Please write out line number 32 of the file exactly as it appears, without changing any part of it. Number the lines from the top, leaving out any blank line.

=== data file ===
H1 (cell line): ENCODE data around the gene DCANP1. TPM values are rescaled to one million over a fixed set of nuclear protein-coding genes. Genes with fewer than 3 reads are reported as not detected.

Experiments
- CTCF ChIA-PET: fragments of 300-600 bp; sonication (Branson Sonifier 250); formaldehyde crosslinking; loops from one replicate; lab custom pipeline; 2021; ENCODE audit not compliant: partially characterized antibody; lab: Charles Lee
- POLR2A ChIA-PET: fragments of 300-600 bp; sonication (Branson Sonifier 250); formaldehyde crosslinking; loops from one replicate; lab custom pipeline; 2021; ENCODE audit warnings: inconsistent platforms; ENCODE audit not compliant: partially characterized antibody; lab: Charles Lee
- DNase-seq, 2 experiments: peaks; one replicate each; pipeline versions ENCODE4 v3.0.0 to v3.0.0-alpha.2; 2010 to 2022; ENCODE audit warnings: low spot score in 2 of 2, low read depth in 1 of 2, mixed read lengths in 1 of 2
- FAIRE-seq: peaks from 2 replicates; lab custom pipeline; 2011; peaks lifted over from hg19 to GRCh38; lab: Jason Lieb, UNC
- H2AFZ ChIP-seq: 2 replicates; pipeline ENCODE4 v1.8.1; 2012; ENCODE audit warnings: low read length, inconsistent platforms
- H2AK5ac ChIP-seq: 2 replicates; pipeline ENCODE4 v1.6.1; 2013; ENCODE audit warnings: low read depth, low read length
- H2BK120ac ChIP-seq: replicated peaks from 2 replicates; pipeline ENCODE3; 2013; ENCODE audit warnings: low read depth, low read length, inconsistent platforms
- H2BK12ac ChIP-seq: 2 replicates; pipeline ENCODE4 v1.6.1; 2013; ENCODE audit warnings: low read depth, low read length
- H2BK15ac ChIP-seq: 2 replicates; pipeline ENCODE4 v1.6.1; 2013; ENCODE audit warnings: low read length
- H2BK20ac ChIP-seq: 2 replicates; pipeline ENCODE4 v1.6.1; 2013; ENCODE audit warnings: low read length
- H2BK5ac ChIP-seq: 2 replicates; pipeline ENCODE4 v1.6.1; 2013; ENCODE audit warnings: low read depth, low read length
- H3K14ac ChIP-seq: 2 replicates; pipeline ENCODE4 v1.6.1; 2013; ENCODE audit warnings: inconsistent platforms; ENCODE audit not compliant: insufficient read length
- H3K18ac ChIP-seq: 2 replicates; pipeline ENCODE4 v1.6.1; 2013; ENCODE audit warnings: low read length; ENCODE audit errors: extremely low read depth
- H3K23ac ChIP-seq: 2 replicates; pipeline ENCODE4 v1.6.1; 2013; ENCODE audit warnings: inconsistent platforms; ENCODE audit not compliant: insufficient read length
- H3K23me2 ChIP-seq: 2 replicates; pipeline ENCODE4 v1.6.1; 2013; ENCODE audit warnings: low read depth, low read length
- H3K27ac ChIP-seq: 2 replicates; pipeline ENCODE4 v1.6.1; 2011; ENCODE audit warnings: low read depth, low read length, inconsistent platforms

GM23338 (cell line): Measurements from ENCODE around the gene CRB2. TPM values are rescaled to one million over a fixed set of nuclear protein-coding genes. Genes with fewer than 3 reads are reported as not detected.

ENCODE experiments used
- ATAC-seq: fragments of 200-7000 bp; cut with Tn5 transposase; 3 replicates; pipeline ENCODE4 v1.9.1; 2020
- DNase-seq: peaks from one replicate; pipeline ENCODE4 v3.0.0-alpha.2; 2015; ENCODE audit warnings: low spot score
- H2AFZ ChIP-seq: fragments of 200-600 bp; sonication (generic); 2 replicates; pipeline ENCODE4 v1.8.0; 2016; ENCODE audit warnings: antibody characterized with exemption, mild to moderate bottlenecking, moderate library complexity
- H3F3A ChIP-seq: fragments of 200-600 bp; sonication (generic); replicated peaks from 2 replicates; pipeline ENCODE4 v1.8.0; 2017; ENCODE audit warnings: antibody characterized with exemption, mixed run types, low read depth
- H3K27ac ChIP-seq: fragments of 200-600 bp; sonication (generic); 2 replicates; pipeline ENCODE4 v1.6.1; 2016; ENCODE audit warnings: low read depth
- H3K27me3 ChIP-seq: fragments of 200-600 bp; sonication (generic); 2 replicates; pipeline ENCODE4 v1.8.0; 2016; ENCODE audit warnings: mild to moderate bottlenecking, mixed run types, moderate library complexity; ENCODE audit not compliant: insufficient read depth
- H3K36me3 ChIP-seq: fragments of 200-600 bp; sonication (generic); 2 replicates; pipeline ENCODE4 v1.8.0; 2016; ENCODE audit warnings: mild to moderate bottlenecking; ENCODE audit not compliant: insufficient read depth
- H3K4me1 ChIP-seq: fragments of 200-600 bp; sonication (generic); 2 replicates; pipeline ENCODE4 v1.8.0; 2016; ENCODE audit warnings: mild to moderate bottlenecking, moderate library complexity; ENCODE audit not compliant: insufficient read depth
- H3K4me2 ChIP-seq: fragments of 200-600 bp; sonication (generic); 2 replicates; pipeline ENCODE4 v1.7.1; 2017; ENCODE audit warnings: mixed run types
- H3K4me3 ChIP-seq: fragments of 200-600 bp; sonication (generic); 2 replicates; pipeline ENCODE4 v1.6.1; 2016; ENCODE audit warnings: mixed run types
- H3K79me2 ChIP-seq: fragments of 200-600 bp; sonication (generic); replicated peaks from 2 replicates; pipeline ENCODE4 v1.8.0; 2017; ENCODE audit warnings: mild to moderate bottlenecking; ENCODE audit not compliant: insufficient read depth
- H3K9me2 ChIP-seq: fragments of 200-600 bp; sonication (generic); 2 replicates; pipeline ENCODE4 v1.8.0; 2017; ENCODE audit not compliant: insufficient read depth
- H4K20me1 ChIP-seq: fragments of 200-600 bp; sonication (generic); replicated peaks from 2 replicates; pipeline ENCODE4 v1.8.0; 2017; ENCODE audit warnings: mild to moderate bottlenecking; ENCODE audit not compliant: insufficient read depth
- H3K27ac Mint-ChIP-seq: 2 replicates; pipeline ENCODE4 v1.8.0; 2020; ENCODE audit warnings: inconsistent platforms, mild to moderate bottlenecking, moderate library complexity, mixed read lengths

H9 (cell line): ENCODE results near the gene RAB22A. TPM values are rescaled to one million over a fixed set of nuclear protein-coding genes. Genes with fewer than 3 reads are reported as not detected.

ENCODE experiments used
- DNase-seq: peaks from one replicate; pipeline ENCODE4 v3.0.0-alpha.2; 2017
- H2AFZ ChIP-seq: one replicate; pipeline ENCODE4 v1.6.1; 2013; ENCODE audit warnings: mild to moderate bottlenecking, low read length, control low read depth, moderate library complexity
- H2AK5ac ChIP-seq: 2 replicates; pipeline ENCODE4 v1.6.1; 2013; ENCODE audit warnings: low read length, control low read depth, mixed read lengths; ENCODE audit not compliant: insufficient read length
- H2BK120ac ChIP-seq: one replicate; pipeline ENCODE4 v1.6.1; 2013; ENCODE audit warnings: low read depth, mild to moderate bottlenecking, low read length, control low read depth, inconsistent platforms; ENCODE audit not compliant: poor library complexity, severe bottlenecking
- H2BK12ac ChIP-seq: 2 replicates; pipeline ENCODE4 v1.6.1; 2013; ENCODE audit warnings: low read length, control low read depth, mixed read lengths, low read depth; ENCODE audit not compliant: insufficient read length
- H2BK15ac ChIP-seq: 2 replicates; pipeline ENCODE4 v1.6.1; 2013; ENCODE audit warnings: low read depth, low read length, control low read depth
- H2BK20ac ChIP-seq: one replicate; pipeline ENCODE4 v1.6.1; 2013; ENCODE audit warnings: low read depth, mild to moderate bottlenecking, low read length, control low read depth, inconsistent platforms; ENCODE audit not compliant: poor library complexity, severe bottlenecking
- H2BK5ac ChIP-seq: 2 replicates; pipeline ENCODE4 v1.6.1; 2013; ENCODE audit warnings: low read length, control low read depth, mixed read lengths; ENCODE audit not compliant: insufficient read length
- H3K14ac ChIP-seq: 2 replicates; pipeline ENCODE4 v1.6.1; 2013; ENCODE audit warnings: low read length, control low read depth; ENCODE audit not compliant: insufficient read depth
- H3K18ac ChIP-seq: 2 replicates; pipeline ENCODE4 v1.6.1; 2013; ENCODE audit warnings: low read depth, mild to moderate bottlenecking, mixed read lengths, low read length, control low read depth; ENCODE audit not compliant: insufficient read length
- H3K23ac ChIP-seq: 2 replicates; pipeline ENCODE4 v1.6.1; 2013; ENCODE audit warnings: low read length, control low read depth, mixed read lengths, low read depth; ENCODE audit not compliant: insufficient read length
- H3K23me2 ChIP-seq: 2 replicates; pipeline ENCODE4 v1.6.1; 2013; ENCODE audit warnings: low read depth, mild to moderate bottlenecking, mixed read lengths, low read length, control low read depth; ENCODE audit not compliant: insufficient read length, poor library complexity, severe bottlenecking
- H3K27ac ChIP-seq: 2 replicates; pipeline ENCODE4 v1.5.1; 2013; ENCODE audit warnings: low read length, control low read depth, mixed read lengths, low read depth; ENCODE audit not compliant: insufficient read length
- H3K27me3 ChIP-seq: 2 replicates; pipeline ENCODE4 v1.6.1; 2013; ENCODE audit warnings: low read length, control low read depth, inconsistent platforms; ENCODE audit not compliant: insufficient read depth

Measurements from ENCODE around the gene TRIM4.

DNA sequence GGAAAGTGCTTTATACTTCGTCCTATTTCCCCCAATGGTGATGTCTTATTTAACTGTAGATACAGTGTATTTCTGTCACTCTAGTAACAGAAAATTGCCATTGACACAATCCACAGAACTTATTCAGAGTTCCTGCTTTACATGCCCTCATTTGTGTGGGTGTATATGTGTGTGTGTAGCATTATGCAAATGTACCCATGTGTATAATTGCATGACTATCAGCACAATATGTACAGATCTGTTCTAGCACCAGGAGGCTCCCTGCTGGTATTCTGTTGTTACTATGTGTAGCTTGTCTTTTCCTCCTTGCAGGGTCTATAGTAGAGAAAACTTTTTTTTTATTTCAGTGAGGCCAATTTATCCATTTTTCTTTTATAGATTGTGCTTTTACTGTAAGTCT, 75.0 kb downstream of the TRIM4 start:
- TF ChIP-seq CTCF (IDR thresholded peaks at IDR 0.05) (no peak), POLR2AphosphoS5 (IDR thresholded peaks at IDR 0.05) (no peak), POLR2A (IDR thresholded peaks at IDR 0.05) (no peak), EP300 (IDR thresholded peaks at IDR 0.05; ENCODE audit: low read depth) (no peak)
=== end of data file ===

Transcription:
- H3K9me2 ChIP-seq: fragments of 200-600 bp; sonication (generic); 2 replicates; pipeline ENCODE4 v1.8.0; 2017; ENCODE audit not compliant: insufficient read depth